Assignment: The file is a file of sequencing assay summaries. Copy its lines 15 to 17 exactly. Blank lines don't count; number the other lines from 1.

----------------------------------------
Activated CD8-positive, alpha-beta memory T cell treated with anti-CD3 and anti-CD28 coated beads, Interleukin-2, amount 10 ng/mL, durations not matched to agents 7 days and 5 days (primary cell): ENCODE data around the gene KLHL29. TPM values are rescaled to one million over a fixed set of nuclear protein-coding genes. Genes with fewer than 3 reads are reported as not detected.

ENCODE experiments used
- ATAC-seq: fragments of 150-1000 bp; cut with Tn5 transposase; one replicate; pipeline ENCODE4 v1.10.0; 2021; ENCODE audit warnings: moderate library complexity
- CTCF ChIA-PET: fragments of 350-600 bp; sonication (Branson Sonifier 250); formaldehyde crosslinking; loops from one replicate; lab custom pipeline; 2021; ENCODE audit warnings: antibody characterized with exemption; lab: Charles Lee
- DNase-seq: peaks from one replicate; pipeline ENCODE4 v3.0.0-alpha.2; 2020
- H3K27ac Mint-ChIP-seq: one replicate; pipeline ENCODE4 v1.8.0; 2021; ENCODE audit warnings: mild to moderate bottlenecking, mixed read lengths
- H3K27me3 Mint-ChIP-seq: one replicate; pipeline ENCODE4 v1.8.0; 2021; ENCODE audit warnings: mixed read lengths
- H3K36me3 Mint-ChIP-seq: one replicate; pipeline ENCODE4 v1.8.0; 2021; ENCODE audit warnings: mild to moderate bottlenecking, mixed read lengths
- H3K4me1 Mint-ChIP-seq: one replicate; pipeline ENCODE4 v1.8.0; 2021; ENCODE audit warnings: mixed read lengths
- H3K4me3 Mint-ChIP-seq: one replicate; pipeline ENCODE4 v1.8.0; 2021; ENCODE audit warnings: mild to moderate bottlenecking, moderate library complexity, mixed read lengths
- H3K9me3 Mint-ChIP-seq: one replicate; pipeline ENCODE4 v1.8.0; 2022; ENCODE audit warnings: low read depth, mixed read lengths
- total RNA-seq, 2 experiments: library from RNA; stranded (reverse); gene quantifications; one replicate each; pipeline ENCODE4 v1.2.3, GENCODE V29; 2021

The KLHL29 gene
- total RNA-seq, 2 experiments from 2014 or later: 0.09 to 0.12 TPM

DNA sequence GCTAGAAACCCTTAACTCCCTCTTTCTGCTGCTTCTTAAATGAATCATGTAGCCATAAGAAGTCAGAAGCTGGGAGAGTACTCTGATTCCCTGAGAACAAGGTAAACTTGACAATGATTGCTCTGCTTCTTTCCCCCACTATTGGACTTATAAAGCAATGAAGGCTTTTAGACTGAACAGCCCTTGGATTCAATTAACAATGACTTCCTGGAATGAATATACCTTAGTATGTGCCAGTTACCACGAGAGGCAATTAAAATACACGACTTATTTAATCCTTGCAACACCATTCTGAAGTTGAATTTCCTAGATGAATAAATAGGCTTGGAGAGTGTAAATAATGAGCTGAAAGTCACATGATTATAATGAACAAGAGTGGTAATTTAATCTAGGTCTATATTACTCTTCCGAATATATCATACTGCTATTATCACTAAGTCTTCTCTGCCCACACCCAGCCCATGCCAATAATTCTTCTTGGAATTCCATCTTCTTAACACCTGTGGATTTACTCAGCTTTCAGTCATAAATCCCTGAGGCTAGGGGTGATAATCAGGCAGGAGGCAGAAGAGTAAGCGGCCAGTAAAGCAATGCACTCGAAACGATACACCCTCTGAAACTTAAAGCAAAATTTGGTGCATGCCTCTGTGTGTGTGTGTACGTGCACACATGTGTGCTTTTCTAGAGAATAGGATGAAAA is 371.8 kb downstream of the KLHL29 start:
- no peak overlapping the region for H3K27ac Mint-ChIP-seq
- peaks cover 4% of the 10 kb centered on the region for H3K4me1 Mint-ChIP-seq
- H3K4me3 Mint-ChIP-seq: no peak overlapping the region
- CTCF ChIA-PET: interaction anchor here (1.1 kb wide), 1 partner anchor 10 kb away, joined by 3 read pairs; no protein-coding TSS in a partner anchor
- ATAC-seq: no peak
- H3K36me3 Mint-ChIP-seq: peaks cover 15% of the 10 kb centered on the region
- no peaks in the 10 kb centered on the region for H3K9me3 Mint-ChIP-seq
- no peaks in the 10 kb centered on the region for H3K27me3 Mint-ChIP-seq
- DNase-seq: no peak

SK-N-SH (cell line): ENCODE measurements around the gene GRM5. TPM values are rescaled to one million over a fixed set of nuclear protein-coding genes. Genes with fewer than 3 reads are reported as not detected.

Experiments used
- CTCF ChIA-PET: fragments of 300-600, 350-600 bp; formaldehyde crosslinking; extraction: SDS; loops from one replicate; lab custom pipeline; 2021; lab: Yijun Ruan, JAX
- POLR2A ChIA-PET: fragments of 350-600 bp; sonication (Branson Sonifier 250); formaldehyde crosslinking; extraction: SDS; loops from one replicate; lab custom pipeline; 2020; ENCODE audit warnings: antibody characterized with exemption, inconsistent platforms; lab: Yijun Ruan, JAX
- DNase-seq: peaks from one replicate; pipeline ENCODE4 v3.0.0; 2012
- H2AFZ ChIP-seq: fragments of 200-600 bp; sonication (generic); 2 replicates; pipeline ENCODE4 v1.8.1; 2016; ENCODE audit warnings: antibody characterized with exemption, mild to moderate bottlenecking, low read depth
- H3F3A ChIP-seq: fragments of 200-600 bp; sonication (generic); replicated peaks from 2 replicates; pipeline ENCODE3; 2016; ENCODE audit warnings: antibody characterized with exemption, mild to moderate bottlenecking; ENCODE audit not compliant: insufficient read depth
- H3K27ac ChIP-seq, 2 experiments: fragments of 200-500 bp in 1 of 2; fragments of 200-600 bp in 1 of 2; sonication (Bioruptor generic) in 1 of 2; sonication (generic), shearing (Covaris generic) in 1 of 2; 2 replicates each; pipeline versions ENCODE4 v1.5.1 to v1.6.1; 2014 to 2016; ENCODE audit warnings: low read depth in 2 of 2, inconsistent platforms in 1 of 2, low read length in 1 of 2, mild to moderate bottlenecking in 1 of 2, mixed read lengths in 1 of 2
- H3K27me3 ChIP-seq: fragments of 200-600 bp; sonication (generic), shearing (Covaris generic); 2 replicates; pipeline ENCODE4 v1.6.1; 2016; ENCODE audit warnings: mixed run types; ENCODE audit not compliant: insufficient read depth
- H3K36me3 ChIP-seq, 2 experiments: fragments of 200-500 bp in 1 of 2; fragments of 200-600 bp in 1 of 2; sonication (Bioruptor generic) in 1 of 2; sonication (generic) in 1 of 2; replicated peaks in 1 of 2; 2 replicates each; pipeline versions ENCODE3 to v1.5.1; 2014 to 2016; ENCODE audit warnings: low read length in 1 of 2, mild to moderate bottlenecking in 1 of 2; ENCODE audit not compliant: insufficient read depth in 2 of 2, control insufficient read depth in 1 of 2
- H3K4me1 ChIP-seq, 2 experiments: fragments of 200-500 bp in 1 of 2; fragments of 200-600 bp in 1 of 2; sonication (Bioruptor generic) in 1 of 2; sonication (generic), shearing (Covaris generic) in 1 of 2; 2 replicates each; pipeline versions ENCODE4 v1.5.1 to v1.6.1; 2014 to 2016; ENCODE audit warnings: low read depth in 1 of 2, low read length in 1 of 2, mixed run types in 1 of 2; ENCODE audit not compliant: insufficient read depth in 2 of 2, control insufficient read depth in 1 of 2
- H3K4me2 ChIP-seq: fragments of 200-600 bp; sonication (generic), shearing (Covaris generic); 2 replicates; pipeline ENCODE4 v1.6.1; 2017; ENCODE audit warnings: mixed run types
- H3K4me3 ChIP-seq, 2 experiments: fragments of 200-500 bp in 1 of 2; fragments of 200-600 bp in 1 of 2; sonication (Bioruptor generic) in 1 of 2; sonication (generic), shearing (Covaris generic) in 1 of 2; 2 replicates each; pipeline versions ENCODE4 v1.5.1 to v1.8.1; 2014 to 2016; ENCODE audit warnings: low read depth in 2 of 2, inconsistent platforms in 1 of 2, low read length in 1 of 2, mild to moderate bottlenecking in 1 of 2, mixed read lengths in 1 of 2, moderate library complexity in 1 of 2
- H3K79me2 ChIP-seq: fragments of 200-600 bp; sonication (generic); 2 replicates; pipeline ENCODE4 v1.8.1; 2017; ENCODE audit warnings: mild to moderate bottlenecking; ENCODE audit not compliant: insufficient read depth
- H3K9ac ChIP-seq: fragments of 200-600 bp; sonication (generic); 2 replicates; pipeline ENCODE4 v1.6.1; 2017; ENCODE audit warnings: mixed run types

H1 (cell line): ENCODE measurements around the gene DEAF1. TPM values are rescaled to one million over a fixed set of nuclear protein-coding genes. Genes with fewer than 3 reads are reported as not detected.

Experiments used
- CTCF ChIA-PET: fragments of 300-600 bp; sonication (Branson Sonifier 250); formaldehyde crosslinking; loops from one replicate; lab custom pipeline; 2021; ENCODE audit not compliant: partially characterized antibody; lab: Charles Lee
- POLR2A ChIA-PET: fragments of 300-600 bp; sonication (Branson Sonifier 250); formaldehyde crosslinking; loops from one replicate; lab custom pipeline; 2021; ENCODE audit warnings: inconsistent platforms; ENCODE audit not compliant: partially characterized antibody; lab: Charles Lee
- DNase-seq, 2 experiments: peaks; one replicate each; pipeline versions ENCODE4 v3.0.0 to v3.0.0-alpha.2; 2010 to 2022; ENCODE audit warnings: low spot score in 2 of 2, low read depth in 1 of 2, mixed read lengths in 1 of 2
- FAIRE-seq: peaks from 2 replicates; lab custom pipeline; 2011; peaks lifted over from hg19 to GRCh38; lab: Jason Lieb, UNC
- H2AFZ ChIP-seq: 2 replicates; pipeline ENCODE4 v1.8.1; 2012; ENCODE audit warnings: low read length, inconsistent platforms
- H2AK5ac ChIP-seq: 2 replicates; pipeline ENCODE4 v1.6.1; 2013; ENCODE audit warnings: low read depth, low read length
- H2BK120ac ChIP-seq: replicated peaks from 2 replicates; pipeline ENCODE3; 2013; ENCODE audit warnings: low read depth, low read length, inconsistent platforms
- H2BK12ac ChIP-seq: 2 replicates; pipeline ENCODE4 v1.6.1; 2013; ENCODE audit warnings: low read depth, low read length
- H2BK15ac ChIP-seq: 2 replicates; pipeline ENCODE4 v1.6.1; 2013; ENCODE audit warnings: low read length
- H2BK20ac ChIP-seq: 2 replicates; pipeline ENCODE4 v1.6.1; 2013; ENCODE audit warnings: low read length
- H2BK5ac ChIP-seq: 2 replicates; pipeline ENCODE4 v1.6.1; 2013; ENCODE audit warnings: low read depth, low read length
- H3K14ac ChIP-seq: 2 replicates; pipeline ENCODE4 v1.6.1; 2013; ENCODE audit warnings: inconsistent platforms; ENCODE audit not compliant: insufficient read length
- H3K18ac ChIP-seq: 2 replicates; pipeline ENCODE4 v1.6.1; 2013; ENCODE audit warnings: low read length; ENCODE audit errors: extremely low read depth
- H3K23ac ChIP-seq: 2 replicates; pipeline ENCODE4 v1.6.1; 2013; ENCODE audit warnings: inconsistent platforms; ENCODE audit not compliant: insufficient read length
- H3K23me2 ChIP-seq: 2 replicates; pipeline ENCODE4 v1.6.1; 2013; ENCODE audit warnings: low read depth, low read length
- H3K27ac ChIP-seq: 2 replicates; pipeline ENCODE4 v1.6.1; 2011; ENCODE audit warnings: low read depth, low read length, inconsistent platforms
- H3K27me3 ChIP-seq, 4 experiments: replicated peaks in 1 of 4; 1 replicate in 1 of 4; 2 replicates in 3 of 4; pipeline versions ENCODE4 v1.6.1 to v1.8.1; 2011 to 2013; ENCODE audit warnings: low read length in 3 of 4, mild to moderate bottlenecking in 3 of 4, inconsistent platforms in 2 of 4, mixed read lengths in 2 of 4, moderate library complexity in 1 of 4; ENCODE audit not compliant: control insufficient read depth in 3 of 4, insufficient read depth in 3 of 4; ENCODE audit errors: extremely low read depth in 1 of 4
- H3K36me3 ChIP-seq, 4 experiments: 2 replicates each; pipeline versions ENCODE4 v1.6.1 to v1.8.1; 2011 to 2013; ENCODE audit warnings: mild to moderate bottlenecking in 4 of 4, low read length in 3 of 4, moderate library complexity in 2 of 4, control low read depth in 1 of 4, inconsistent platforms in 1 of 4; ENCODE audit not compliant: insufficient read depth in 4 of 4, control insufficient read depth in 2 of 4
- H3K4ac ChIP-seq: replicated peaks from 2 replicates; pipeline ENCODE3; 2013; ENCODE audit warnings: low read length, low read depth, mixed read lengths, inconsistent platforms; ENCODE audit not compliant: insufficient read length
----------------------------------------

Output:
DNA sequence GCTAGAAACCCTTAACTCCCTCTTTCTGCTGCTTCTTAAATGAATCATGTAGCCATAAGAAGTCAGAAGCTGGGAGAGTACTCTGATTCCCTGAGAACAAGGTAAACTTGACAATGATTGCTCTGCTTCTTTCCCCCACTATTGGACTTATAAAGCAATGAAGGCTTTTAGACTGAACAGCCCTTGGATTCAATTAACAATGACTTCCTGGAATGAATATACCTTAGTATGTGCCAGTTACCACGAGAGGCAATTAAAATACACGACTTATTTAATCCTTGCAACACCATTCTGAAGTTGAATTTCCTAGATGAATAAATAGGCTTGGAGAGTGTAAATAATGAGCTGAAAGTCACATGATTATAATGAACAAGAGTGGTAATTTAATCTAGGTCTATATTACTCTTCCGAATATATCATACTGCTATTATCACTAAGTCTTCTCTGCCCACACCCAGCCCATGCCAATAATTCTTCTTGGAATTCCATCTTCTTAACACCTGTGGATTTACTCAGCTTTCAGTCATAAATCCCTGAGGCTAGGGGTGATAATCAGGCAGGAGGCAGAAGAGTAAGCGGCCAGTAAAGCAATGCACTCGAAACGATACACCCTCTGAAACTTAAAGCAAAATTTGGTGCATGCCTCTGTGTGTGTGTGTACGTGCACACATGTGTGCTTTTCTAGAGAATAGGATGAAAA is 371.8 kb downstream of the KLHL29 start:
- no peak overlapping the region for H3K27ac Mint-ChIP-seq
- peaks cover 4% of the 10 kb centered on the region for H3K4me1 Mint-ChIP-seq